Deep Thinking: 10 Books That Will Help You Understand The World Differently

Paradigm shifting books for every curious mind

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Francis Bacon once said, “Some books should be tasted, some devoured, but only a few should be chewed and digested thoroughly.”

When you expose yourself to a broad range of ideas, you heighten the chances of understanding the world and improving how you perceive it.

The definitive guide on how to prepare for any crisis — from global financial collapse to a pandemic

1. How to Survive the End of the World as We Know It: Tactics, Techniques, and Technologies for Uncertain Times by James Wesley Rawles

“The modern world is full of pundits, poseurs, and mall ninjas. Preparedness is not just about accumulating a pile of stuff. You need practical skills, and those come only with study, training, and practice. Any armchair survivalist with a credit card can buy a set of stylish camouflage fatigues and an “M4gery” carbine encrusted with umpteen accessories. Style points should not be mistaken for genuine skills and practicality.”

This book uncovers the hidden consequences of free-market capitalism

2. 23 Things They Don’t Tell You About Capitalism by Ha-Joon Chang

“Equality of opportunity is not enough. Unless we create an environment where everyone is guaranteed some minimum capabilities through some guarantee of minimum income, education, and healthcare, we cannot say that we have fair competition. When some people have to run a 100 metre race with sandbags on their legs, the fact that no one is allowed to have a head start does not make the race fair. Equality of opportunity is absolutely necessary but not sufficient in building a genuinely fair and efficient society.”

Rovelli invites us to imagine a world where time is in us and we are not in time

3. The Order of Time by Carlo Rovelli

“Before Newton, time for humanity was the way of counting how things changed. Before him, no one had thought it possible that a time independent of things could exist. Don’t take your intuitions and ideas to be ‘natural’: they are often the products of the ideas of audacious thinkers who came before us.”

How often have you asked yourself: What is the meaning of life? Sasha finds it everywhere

4. For Small Creatures Such As We: Rituals and reflections for finding wonder by Sasha Sagan

“No matter what the universe has in store, it cannot take away from the fact that you were born. You’ll have some joy and some pain, and all the other experiences that make up what it’s like to be a tiny part of a grand cosmos. No matter what happens next, you were here. And even when any record of our individual lives is lost to the ages, that won’t detract from the fact that we were. We lived. We were part of the enormity. All the great and terrible parts of being alive, the shocking sublime beauty and heartbreak, the monotony, the interior thoughts, the shared pain and pleasure. It really happened. All of it. On this little world that orbits a yellow star out in the great vastness. And that alone is cause for celebration.”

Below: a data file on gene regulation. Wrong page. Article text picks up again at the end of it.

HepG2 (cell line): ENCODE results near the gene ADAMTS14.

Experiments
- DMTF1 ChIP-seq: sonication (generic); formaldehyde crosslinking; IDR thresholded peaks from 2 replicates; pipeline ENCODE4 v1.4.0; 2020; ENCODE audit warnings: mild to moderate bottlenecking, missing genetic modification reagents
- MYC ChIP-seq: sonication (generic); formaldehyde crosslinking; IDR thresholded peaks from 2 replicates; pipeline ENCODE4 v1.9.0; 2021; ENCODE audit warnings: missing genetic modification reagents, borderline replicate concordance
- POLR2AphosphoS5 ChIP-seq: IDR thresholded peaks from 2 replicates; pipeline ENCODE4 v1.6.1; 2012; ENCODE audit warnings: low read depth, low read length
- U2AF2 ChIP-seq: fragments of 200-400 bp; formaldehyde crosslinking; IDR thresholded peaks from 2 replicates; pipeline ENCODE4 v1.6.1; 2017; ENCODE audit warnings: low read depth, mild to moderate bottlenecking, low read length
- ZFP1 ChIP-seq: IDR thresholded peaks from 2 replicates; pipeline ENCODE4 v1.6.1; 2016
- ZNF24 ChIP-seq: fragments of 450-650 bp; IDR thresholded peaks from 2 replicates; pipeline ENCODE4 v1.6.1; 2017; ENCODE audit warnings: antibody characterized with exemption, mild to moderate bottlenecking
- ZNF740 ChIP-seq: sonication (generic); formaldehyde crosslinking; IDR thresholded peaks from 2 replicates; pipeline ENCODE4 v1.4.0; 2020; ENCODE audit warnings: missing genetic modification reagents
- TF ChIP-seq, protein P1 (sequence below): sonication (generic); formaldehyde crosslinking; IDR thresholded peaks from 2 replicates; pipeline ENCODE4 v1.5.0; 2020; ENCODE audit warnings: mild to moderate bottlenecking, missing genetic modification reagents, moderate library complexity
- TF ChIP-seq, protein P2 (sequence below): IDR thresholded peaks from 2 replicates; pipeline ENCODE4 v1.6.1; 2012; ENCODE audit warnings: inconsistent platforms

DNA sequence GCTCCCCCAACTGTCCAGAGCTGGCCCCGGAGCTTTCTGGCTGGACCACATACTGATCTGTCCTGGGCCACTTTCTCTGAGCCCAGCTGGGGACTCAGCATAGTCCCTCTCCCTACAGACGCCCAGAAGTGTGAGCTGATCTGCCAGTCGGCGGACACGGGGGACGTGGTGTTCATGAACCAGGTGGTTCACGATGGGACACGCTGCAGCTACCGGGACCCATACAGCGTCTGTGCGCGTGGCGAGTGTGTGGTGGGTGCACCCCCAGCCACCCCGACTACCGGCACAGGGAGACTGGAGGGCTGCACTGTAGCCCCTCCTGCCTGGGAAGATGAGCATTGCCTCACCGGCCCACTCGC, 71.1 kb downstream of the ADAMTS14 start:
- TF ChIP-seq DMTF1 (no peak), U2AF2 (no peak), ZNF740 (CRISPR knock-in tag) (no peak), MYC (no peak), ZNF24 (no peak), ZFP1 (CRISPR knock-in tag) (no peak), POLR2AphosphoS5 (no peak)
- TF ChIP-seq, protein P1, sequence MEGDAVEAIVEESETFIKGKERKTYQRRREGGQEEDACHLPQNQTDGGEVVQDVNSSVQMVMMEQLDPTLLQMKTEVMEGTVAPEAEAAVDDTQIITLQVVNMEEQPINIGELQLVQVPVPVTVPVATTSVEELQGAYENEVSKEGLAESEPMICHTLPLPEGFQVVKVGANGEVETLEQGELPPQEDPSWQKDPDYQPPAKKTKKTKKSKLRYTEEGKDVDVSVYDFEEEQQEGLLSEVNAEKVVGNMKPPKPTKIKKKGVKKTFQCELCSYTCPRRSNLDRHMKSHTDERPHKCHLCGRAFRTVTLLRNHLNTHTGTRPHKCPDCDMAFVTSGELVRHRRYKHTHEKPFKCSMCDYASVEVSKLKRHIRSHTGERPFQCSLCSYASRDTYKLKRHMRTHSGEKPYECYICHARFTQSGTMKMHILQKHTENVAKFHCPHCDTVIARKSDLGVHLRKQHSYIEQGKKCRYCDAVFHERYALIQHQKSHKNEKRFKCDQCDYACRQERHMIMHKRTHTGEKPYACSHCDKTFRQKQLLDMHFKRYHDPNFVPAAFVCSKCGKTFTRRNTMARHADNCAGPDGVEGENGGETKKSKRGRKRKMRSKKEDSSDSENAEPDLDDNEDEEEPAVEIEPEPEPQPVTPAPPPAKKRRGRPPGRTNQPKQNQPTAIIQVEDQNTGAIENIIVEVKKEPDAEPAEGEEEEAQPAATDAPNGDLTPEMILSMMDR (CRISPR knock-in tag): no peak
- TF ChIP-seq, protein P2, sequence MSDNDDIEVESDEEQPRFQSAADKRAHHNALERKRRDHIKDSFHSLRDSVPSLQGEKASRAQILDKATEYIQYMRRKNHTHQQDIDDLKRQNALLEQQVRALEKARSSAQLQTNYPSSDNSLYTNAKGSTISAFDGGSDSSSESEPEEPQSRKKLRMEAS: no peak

This great end-of-the-world novel captures the generalised panic of 2020

5. Leave the World Behind by Rumaan Alam

“Theirs was a failure of imagination, though, two overlapping but private delusions. G. H. would have pointed out that the information had always been there waiting for them, in the gradual death of Lebanon’s cedars, in the disappearance of the river dolphin, in the renaissance of cold-war hatred, in the discovery of fission, in the capsizing vessels crowded with Africans. No one could plead ignorance that was not willful. You didn’t have to scrutinize the curve to know; you didn’t even have to read the papers, because our phones reminded us many times daily precisely how bad things had got. How easy to pretend otherwise.”

A beautifully written book that explains difficult and complex topics around race

6. So You Want to Talk About Race by Ijeoma Oluo

“When we identify where our privilege intersects with somebody else’s oppression, we’ll find our opportunities to make real change.”

An indispensable guide to thinking clearly about the world

7. Factfulness: Ten Reasons We’re Wrong About the World — and Why Things Are Better Than You Think by Anna Rosling Rönnlund, Hans Rosling, and Ola Rosling

“human beings have a strong dramatic instinct toward binary thinking, a basic urge to divide things into two distinct groups, with nothing but an empty gap in between. We love to dichotomize. Good versus bad. Heroes versus villains. My country versus the rest. Dividing the world into two distinct sides is simple and intuitive, and also dramatic because it implies conflict, and we do it without thinking, all the time.”

A guide to the fallacy of the obvious in everyday life

8. How We Know What Isn’t So: The Fallibility of Human Reason in Everyday Life by Thomas Gilovich

“A person’s conclusions can only be as solid as the information on which they are based. Thus, a person who is exposed to almost nothing but inaccurate information on a given subject almost inevitably develops an erroneous belief, a belief that can seem to be “an irresistible product” of the individual’s (secondhand) experience.”

Tools from 60 great thinkers to improve your life

9. Great Thinkers by The School of Life Press

“…simplicity is really an achievement — it follows from hard-won clarity about what matters.”

Why has human history unfolded so differently across the globe? Jared provide expert insight into our modern world

10. Guns, Germs and Steel: A short history of everybody for the last 13,000 years by Jared Diamond

“History followed different courses for different peoples because of differences among peoples’ environments, not because of biological differences among peoples themselves”

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